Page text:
Doctor True. The second class of publications is of a popular character and is included in the general farmers' bulletin series of the Department. There we are making what may be called a record of the practical results of the experiment-station work. This is done in order that the farmers throughout the country may be acquainted with the results of experiment-station work done in the several States. These bulletins, as you know, are very largely distributed by Members of Congress, and last year we issued about 2,000,000 copies of such publications, this being about one-third of the entire farmers' bulletin issue of the Department of Agriculture.

(At this point the chairman returned to the room and resumed the chair.)

The CHAIRMAN. Does that include all your leading publications? Doctor True. Those are the leading classes of publications.

The CHAIRMAN. Do those in any sense duplicate any of the publications prepared by the Department of Agriculture?

Doctor TRUE. No, sir.

The CHAIRMAN. Do they treat of the same subjects that are treated by other bureaus? Doctor True. Yes, sir.

The CHAIRMAN. When they treat of the same subjects, in what respect are they differentiated from the other publications?

Doctor TRUE. They are merely brief summaries. For example, in the Experiment Station Record we make a brief notice of each of the Department publications. That may be simply a statement of its contents or it may have in addition a very brief summary of the gist of that publication.

The CHAIRMAN. Is there occasion for publications of that character?

Doctor TRUE. Yes.

The CHAIRMAN. What is the occasion? That, in a sense, would look like a duplication. Explain the necessity for publications such as you issue.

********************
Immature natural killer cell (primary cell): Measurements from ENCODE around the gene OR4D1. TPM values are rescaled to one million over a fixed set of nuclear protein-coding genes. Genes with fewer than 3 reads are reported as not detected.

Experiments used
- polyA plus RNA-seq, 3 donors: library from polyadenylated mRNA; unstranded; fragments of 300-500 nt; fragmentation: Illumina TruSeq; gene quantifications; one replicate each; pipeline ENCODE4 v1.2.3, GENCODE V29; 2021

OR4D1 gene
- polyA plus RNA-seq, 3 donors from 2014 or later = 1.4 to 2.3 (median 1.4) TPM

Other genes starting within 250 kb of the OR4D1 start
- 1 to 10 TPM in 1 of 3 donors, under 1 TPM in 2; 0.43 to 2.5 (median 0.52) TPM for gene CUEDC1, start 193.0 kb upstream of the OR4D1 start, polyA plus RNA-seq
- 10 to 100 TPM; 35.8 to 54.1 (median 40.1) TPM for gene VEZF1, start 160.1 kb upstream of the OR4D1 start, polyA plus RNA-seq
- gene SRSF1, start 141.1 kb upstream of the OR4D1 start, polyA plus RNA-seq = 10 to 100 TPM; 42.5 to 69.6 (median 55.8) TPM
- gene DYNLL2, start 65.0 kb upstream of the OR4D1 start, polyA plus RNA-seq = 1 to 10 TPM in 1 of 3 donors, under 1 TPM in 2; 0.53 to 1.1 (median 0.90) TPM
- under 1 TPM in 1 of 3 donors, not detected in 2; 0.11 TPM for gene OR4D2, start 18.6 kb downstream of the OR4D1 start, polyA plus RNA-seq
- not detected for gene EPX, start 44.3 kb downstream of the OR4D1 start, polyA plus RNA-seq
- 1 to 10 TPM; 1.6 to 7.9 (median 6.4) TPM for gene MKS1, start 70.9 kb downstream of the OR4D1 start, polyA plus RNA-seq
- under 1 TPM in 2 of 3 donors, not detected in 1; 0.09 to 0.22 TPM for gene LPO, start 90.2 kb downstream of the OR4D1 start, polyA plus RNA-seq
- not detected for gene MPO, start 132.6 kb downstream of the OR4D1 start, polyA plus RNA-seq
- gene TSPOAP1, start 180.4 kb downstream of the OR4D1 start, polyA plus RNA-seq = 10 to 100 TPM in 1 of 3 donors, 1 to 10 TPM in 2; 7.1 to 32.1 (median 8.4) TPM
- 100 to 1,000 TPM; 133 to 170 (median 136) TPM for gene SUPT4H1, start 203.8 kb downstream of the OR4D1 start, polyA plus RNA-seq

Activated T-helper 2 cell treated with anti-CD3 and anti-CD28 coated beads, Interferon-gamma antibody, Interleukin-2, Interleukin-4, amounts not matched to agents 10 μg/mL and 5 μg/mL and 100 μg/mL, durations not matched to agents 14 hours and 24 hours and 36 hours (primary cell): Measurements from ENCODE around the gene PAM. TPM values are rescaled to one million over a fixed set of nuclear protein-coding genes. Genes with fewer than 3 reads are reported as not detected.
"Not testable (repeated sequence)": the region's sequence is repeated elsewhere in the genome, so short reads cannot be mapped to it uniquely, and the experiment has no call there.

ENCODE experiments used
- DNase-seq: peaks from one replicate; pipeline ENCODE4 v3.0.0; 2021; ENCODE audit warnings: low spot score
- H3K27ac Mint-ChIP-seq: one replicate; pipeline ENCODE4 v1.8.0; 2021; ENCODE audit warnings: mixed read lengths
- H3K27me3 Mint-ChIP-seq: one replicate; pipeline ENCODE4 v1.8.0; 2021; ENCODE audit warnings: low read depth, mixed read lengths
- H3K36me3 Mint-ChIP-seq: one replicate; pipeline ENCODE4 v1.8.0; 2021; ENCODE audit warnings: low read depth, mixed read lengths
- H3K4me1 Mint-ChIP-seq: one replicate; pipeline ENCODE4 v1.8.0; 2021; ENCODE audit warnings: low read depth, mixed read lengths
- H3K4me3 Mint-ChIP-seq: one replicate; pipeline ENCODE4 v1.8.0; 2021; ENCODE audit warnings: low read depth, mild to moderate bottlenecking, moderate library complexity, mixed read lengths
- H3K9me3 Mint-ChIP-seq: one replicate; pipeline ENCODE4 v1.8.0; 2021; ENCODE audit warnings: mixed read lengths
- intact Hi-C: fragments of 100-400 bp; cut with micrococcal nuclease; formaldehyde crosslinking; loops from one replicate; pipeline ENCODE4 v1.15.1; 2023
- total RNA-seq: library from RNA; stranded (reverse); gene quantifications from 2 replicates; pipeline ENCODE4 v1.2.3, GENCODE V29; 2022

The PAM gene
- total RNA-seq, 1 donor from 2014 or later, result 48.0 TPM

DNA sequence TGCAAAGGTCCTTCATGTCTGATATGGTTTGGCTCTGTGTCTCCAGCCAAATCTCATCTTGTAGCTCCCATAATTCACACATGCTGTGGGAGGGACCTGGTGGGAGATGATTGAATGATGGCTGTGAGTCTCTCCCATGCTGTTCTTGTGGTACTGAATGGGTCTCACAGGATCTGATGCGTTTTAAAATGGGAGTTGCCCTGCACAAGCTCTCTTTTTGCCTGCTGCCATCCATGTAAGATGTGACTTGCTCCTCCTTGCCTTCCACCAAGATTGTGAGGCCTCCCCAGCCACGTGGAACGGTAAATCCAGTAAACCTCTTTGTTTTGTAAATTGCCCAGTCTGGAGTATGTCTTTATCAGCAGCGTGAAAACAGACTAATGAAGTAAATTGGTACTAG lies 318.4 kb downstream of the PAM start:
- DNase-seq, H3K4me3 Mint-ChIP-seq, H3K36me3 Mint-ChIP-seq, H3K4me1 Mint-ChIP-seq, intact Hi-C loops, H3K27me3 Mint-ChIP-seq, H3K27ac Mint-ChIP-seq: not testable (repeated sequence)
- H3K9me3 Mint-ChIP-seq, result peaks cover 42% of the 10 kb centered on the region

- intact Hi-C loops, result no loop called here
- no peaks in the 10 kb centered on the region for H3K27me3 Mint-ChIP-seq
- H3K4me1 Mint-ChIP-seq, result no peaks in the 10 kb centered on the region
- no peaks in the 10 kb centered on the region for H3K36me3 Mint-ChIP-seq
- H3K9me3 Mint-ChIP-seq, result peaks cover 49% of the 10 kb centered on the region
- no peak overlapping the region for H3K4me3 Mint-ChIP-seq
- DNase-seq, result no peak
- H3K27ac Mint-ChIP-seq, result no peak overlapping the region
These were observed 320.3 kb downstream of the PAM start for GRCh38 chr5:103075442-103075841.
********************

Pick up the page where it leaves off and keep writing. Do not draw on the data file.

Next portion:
Doctor TRUE. I am speaking now of the Experiment Station Record, which I have already described during your absence from the

room,

The CHAIRMAN. In some respects, then, that duplicates work already done; or is it simply a notice of work already done?

Doctor TRUE. It is a notice of work already done. The CHAIRMAN. It is a sort of editing and summarizing? Doctor True. Yes. Somebody has called it a “glorified index.” That is put up in volumes with a subject index, so that when a man has a set of that journal running over a number of years he has an immense amount of information readily available. Of course every lawyer will appreciate that. It is like his books of reference to law cases.

The CHAIRMAN. I wish you would explain, as briefly as you can, the methods of the work of your Department with these experiment stations—that is, so that we can understand exactly what you do and how you do it and why your work is necessary in addition to the work done by the representatives of the other bureaus in collaboration with the stations.

(Witness: True.)